"It plays into everything else we're doing because we're finding that people want to live downtown," Yates says, adding that a number of Washington State University students would prefer to live downtown than on campus.
Last spring, the Yates bought the former Pullman Baptist Church building, last spring, began remodeling it, and renamed it the BellTower Event Venue & Performance Space. The company currently rents the space for events and offers art studios and office space for rent starting at $200 a month, including utilities.
The nearly $1 million project, which still is under way, included gutting the 15,000-square-foot building's interior, restoring its original wood floors, and turning the sanctuary into an auditorium that can accommodate 350 to 400 people and the upstairs fellowship hall into a banquet room that can hold about 200 people, Yates says.
The building, located at 125 S.E. Spring, also includes 16 small office spaces that contain from 200 to 500 square feet of floor space.
In Colfax, the Yateses recently completed the renovation of a 1920s-era apartment building they bought in 2008 called the Mill Street Apartments. The building includes eight one-bedroom units and had sat vacant for several years, falling into disrepair.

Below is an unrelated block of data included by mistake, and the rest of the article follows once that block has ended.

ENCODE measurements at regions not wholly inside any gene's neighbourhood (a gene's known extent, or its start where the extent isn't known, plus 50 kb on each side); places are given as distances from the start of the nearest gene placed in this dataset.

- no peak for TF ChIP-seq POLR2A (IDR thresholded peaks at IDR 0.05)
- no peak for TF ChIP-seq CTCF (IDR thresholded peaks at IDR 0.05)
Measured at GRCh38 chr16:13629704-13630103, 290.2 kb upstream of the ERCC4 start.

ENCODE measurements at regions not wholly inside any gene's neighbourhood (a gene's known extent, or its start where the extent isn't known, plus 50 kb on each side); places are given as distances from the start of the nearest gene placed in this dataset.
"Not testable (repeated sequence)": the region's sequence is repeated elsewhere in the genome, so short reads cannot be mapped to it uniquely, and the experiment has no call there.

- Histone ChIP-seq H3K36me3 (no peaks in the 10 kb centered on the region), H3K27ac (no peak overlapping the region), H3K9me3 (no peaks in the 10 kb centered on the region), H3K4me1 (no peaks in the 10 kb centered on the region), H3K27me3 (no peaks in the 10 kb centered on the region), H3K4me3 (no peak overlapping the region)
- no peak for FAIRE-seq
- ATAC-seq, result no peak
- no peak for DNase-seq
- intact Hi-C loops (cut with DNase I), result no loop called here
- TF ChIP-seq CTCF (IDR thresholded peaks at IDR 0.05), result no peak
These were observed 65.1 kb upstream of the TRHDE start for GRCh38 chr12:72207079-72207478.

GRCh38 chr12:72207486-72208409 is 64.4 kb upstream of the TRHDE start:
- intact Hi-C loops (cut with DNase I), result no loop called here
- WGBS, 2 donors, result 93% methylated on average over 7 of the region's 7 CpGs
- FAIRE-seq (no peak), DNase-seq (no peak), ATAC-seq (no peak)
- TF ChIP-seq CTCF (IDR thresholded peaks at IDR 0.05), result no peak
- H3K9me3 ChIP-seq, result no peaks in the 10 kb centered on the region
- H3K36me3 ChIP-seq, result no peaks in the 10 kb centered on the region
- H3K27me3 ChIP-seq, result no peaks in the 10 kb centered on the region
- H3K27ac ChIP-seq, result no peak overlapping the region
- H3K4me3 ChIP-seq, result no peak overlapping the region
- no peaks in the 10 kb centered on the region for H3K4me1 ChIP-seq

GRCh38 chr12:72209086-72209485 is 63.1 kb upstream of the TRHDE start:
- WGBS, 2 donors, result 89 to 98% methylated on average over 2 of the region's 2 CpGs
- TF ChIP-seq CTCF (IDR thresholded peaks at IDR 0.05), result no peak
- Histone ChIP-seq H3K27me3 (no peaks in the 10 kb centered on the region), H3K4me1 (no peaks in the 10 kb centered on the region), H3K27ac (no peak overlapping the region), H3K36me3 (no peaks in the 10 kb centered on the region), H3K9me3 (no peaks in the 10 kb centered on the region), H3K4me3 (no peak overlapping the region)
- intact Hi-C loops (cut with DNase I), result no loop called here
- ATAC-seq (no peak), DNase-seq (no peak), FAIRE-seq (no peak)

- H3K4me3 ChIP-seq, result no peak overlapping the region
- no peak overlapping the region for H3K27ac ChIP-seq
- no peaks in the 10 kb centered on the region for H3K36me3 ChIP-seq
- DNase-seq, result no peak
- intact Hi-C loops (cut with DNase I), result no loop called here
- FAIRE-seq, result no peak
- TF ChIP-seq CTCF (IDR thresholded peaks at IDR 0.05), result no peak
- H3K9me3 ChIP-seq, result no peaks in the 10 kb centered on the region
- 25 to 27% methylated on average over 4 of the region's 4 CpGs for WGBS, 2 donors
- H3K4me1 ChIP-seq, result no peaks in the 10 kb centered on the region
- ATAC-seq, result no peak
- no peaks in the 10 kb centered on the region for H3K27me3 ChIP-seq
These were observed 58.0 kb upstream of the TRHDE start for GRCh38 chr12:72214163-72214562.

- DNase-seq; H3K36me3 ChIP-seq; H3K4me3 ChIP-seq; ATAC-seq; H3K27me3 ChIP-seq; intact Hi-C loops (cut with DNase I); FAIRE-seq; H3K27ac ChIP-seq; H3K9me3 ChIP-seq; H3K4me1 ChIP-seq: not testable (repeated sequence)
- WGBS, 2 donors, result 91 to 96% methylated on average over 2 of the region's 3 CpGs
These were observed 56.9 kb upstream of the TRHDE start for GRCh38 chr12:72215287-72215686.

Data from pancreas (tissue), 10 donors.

"It had never been remodeled," Yates says, adding that the bathrooms still had their original sinks and claw-foot tubs. "This is what excites me about it and the churchwhen you strip back all the layers, peel back the onion, and get down to the old-school stuff."
The remodeling project cost about $450,000.
In addition to developing and managing properties, Yates is a member of the Pullman Chamber of Commerce, a founding member of the Downtown Pullman Business Development Association, the Pullman Arts Commission, and other groups.
"He's not trying to bring the Taj Mahal to downtown Pullman," Pitsilionis says. "He's trying to make it what it isa college town with agriculture, with a history."
Yates and the city's Dickinson both point to other projects that have helped revitalize the district over the past few yearsthe Old Post Office Wine Cellar & Gallery, bought and renovated by Tom Handy, and the Town Centre and Bridgeway Centre buildings, built by Corporate Pointe Developers LLC.
"They've done incredible things for Pullman," Yates says. "What I'm seeing more of now is that there's individual people, entrepreneurs taking retail space and doing something with it. An empty building's no good."
Pullman is kind of in an upswing, he adds.
Says Dickinson, "Folks have mentioned that there is a sort of downtown revitalization occurring as a result of these projects, not a dramatic overhaul, but piece by piece."